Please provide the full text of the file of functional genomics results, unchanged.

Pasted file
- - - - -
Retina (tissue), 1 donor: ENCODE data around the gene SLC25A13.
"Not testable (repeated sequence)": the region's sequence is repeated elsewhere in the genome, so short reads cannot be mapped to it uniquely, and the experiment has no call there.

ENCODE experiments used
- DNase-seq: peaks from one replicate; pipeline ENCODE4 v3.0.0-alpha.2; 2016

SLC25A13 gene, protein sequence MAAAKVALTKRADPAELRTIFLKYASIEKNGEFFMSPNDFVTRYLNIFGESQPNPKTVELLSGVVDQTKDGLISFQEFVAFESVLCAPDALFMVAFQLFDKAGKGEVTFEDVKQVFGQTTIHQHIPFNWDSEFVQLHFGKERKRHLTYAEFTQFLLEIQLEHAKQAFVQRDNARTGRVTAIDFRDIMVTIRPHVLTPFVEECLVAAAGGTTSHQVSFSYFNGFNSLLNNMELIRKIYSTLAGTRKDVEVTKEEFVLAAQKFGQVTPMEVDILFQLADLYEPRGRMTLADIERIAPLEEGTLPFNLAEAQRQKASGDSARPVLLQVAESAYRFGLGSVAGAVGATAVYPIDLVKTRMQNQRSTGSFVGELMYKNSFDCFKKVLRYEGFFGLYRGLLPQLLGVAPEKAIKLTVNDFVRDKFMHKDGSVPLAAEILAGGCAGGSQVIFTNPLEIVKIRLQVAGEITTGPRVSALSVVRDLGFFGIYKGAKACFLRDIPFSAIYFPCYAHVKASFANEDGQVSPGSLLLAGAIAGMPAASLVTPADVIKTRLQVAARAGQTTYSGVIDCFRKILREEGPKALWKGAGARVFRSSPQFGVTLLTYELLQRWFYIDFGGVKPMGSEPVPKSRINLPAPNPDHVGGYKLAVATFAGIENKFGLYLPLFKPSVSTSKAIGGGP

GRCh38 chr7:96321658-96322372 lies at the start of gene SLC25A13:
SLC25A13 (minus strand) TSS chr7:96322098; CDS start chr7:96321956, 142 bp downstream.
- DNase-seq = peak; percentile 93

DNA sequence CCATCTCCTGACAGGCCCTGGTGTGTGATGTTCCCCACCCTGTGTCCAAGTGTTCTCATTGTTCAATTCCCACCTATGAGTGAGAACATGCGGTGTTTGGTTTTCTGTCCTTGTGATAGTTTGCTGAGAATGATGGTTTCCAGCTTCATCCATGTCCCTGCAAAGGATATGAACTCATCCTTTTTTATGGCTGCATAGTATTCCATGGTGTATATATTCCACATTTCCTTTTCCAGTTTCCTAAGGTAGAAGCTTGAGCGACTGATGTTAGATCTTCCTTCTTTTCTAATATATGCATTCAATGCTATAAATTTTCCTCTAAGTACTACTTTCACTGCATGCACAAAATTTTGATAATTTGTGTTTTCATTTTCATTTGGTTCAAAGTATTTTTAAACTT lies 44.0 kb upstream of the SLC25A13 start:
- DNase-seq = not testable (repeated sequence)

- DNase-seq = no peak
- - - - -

Retina (tissue), 1 donor: ENCODE data around the gene SLC25A13.
"Not testable (repeated sequence)": the region's sequence is repeated elsewhere in the genome, so short reads cannot be mapped to it uniquely, and the experiment has no call there.

ENCODE experiments used
- DNase-seq: peaks from one replicate; pipeline ENCODE4 v3.0.0-alpha.2; 2016

SLC25A13 gene, protein sequence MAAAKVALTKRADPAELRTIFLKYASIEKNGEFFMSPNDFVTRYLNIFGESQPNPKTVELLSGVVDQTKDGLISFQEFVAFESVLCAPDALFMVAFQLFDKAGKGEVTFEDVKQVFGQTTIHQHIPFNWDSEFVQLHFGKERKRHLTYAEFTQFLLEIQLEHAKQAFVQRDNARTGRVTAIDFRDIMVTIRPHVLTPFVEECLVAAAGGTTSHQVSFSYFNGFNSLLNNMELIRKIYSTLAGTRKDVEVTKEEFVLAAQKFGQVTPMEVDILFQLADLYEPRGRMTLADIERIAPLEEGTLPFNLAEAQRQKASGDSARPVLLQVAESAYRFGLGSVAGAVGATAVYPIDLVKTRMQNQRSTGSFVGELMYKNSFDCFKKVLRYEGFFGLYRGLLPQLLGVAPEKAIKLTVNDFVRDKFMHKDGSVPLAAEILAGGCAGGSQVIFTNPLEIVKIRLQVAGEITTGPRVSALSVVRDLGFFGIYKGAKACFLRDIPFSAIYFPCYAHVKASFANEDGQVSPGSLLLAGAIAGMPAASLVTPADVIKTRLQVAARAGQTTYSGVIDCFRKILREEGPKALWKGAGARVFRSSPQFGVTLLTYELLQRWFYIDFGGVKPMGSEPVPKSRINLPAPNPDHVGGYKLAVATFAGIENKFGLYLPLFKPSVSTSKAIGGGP

GRCh38 chr7:96321658-96322372 lies at the start of gene SLC25A13:
SLC25A13 (minus strand) TSS chr7:96322098; CDS start chr7:96321956, 142 bp downstream.
- DNase-seq = peak; percentile 93

DNA sequence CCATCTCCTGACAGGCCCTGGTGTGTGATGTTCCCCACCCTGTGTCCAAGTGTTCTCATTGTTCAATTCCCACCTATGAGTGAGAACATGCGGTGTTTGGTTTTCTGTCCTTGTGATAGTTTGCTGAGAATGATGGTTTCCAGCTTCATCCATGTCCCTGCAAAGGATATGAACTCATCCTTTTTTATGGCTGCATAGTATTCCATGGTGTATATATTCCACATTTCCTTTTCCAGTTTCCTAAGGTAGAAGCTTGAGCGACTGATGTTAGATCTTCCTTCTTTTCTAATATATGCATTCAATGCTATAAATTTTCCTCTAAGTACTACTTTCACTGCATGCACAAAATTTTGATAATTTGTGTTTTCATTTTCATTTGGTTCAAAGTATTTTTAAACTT lies 44.0 kb upstream of the SLC25A13 start:
- DNase-seq = not testable (repeated sequence)

- DNase-seq = no peak